Did you know that our bodies are filled with tiny living bacterial organisms that help us continually fight off disease? That’s right! Many parents have a negative association with the word “bacteria” and “virus,” but the truth is that most microorganisms are good for us, and our body needs a ton of them to stay healthy. They are so important, in fact, that our body consists of more bacteria than human cells! This is why probiotics are becoming more popular, including for our babies. Here’s what parents need to know.
What are Probiotics?
Collectively, probiotics are organisms that make up our body’s microbiome. They can include not only good bacteria but also fungi, parasites, and viruses. Consisting of thousands of different species, these little helpers coexist peacefully inside us, with the majority located in the gastrointestinal tract and throughout the body, including on our skin. When our bodies get stressed, it reduces our good bacteria count. As a result, this lowers our body’s immune function because bad bacteria take over the microbiome. This imbalance can make a person get sick and can increase inflammation in the body. One of the best and easiest ways to combat this problem is by regularly incorporating probiotics into the diet.
We can give our babies probiotics through the food we eat when they are in utero. After they’re born, we provide probiotics through our breastmilk or baby formula. Once they reach six months old, they get probiotics through solid foods. A great source of probiotics for babies six months and older is yogurt, and my favorite is Stonyfield Organics.
What are Prebiotics?
Prebiotics act in concert with probiotics, essentially providing the microbiome with energy. You’ll find prebiotics in grains, fruits, and vegetables. Essentially, prebiotics are carbohydrates that your body can’t digest, so they travel to your lower digestive tract, where they become food for healthy bacteria to grow and flourish.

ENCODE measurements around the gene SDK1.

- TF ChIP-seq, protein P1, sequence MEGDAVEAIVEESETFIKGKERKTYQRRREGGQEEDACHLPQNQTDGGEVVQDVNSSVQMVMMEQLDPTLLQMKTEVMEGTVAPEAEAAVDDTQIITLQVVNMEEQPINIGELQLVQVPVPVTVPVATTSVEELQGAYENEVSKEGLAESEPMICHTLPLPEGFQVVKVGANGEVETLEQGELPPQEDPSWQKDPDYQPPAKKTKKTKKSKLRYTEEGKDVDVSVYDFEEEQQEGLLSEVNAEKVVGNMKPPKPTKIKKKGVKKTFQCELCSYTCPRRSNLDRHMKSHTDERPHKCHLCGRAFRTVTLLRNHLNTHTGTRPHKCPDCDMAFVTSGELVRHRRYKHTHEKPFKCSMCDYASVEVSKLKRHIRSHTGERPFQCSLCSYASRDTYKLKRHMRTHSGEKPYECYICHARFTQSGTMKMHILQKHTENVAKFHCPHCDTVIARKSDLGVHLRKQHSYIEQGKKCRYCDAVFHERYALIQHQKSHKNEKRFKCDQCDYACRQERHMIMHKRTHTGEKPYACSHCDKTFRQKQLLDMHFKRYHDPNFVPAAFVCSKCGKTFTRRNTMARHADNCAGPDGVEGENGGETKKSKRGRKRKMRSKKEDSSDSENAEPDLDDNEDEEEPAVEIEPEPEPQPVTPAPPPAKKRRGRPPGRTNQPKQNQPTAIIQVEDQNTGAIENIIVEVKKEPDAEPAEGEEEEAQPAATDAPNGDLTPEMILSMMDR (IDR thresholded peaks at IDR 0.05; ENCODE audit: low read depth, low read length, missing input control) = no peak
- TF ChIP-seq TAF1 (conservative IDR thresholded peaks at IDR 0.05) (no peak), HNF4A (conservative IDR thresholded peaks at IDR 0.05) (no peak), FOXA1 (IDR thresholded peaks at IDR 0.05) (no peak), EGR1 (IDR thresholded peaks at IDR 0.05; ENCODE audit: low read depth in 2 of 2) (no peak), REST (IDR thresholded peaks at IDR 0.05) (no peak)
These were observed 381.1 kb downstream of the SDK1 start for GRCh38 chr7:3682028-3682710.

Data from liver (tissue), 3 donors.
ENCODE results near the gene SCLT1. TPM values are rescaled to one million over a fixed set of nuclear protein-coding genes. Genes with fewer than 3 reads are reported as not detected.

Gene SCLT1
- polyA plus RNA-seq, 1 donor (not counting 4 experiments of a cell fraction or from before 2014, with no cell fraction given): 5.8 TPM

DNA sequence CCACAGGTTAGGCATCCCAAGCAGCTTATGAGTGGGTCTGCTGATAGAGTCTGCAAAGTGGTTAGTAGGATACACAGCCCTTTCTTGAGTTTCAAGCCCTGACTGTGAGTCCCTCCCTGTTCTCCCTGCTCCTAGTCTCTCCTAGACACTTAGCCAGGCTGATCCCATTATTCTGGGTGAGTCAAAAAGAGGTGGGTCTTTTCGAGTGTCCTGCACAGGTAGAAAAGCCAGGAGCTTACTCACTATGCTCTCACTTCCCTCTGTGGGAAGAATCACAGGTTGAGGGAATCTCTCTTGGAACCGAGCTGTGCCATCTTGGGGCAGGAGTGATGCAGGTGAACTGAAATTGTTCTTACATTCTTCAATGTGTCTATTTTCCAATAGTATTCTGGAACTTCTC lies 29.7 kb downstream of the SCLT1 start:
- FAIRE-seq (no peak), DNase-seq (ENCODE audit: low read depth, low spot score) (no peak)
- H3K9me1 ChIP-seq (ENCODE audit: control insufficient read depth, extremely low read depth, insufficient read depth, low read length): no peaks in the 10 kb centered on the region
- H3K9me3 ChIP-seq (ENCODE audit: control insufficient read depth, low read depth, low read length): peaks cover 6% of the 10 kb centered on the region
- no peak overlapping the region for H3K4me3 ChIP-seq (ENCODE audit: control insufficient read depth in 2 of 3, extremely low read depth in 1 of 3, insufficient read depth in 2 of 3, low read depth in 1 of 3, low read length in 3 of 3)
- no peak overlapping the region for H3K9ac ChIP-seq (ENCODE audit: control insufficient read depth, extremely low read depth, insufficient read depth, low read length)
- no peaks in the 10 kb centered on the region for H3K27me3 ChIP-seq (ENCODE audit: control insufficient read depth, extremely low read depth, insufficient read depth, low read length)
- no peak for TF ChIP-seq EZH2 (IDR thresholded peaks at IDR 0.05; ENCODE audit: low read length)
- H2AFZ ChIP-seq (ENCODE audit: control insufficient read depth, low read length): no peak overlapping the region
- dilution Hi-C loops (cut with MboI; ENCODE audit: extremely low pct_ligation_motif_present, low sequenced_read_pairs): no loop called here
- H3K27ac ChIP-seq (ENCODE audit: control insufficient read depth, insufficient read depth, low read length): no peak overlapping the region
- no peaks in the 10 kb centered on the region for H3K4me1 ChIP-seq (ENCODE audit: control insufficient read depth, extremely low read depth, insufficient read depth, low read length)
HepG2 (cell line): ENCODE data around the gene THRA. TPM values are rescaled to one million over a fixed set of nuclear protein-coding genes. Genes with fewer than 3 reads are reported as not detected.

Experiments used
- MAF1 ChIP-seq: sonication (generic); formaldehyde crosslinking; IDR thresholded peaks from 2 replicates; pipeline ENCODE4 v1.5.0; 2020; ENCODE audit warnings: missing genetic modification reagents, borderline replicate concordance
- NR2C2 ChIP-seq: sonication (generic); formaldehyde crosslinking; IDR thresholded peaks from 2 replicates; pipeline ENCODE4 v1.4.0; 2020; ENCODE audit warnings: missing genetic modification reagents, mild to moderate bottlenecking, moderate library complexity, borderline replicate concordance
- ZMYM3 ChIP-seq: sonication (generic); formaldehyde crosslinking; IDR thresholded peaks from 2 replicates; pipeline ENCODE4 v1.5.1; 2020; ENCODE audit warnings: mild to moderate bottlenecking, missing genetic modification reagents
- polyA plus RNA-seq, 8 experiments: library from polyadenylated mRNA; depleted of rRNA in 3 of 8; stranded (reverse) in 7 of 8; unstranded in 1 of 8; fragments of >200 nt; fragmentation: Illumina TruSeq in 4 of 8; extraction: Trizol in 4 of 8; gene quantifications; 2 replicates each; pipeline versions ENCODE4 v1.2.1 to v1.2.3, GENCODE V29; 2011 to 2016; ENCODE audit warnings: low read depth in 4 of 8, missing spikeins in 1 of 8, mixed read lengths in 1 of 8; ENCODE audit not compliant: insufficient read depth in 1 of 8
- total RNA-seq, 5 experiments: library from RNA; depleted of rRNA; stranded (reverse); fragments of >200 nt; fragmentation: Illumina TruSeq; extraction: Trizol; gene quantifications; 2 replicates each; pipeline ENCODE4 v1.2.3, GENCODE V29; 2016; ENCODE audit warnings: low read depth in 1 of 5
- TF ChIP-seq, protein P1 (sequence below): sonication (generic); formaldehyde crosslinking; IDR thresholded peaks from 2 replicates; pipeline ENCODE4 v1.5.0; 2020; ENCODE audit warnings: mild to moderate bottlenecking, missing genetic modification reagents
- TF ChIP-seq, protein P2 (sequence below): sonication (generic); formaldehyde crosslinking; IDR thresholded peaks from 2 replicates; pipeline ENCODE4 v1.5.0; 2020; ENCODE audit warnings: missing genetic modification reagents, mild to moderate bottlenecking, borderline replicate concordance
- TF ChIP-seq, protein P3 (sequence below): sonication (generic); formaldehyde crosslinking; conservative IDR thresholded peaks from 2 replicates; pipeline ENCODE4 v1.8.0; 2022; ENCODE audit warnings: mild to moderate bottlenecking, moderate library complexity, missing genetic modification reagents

Why are Probiotics Good for My Baby?
These single-celled organisms called probiotics stimulate our baby’s immune system, help digest food, destroy disease-causing pathogens, and make vitamins. Probiotics are essential for your growing baby. Leading studies demonstrate a correlation between increased health and a robust microbiome.
One report showed that probiotics are highly effective in reducing spit-up, constipation, and crying during the first three months of your baby’s life. Another revealed that supplementing with the probiotics L. rhamnosus, L. paracasei, and B. longum while pregnant and nursing can significantly lower the risk of eczema in infants.
Stonyfield Baby Food Products Containing Probiotics
You may have seen the term “live & active cultures” on the side of a yogurt product. This term refers to probiotics! The Stonyfield baby food products contain S. thermophilus, L. bulgaricus, L. acidophilus, Bifidus, and L. paracasei.
YoBaby® Whole Milk Yogurt Cups – Peach/Pear, Banana/Strawberry, or Blueberry/Apple, Plain, or Vanilla (Whole Milk | 4 oz 6-Pack)